Washington—U.S. Senator Judd Gregg (R-NH), in a letter to Treasury Secretary Timothy Geithner, today asked for reassurance that any return of assistance provided to banks through the Troubled Asset Relief Program (TARP) is going to be directed towards paying down the public debt.
Senator Gregg, one of the key negotiators of the Emergency Economic Stabilization Act (EESA) of 2008, stressed that while action of the federal government through the TARP program has been necessary to help prevent a collapse of the country’s financial system, the Treasury Department should accept the repayment of those funds, especially if financial institutions demonstrate they have sufficient capital after the upcoming stress tests, and that these funds should be immediately directed toward reducing the federal debt as the drafters envisioned. Additionally, Gregg urged Treasury to withhold from redeploying any returned assistance amounts so as to not expose the taxpayers to potentially further risk.
A copy of the letter follows:
April 23, 2009
The Honorable Timothy F. Geithner
U.S. Department of the Treasury
1500 Pennsylvania Avenue, N.W.
Washington, D.C. 20220
Dear Mr. Secretary:
I am writing this letter to express my views about the Department of the Treasury’s handling of taxpayer dollars provided under the Troubled Asset Relief Program (TARP) – namely, the importance of protecting the taxpayer and paying down the public debt.
As one of the four key Congressional negotiators of the Emergency Economic Stabilization Act (EESA) of 2008 (Public Law 110-343) last fall, I am well aware of the circumstances surrounding its enactment into law, including the tension between deploying assistance to the financial markets in an expeditious and productive manner and protecting taxpayers by maximizing the return on investment to them. By now it is well understood that implementation of the law has taken a few turns from what the congressional drafters had contemplated, with perhaps the prime example being the initial use of TARP assistance taking the form of equity injections into banks. Nonetheless, I have been an advocate for the necessity of the federal government to take these steps and have largely supported the Treasury Department’s efforts (with a few exceptions) to relieve the immediate financial crisis threatening the nation’s economic health.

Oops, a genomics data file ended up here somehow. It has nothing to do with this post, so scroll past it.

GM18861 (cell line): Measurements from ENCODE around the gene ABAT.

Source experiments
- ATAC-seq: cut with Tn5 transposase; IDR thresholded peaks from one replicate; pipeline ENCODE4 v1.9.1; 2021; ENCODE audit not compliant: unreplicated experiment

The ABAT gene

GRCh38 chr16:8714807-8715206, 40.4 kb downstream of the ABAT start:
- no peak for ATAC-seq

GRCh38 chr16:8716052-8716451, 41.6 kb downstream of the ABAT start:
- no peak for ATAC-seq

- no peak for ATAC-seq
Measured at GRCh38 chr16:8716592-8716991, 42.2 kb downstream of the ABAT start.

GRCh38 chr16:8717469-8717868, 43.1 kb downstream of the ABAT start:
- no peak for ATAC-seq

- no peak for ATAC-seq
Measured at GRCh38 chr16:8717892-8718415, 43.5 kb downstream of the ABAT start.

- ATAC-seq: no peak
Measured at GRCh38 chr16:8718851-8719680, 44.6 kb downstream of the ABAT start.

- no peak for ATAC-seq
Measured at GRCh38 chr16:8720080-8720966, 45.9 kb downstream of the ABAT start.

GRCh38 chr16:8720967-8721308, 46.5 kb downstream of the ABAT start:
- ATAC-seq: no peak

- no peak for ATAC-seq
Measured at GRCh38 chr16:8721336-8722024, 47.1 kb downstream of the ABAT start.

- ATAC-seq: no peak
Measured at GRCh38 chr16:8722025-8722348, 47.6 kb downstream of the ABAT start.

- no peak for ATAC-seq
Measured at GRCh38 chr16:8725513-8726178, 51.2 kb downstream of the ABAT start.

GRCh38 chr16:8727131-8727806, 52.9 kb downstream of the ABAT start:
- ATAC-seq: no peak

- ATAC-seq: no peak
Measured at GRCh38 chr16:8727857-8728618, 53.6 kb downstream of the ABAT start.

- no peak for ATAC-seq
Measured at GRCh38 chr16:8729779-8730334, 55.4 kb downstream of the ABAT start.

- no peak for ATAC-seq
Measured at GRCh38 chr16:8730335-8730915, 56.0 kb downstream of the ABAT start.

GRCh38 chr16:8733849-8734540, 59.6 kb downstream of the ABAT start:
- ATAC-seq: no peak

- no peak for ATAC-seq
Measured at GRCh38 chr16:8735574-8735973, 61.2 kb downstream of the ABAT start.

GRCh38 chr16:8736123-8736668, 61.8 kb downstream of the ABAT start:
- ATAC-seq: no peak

Recent events, however, have led me to question whether all of the requirements of the bill, as well as its overall spirit, are being dutifully followed. I understand that a limited number of banks have already returned the equity investment made by the TARP program. Other banks are currently seeking to do so, although there appears to be some confusion surrounding under what circumstances the Treasury Department is willing to allow that to happen. I certainly hope that repayments will be permitted, especially for financial institutions that are deemed well capitalized after the stress tests. That being said, section 106(d) of EESA states: “Revenues of, and proceeds from the sale of troubled assets purchased under this Act, or from the sale, exercise, or surrender of warrants or senior debt instruments acquired under section 113 shall be paid into the general fund of the Treasury for reduction of the public debt.” Also, other provisions of the EESA state that the TARP program’s impact on taxpayers should be minimized, an important consideration that President Obama himself emphasized when – as then Senator of Illinois – he spoke in favor of the EESA and the TARP program on October 1, 2008.
In light of the public’s concern about the federal government’s growing debt, I believe that we must return TARP monies to the taxpayer as soon as those resources have accomplished the financial assistance they were intended to provide to each affected institution to get capital flowing again. The current desire by some banks to pay back TARP assistance, which should generate a profitable return for the taxpayer, now presents a good opportunity to carry this out, as consistent with the requirements under the EESA and section 7001 of the American Recovery and Reinvestment Act of 2009. Further, while the Treasury Department may have the legal authority to do so, I believe it is in the best interest of the taxpayer at this time that the Treasury Department not redeploy any portions of financial assistance under the $700 billion limit that have been issued and then returned.
Thus I would appreciate it if you could explain how the Treasury Department is implementing the EESA’s provisions regarding debt reduction and taxpayer protection, whether other provisions of law intersect with these requirements, and how the Treasury Department is resolving any issue of interpreting the various provisions of law and conflicts that may exist among them.
Thank you for your consideration of this request.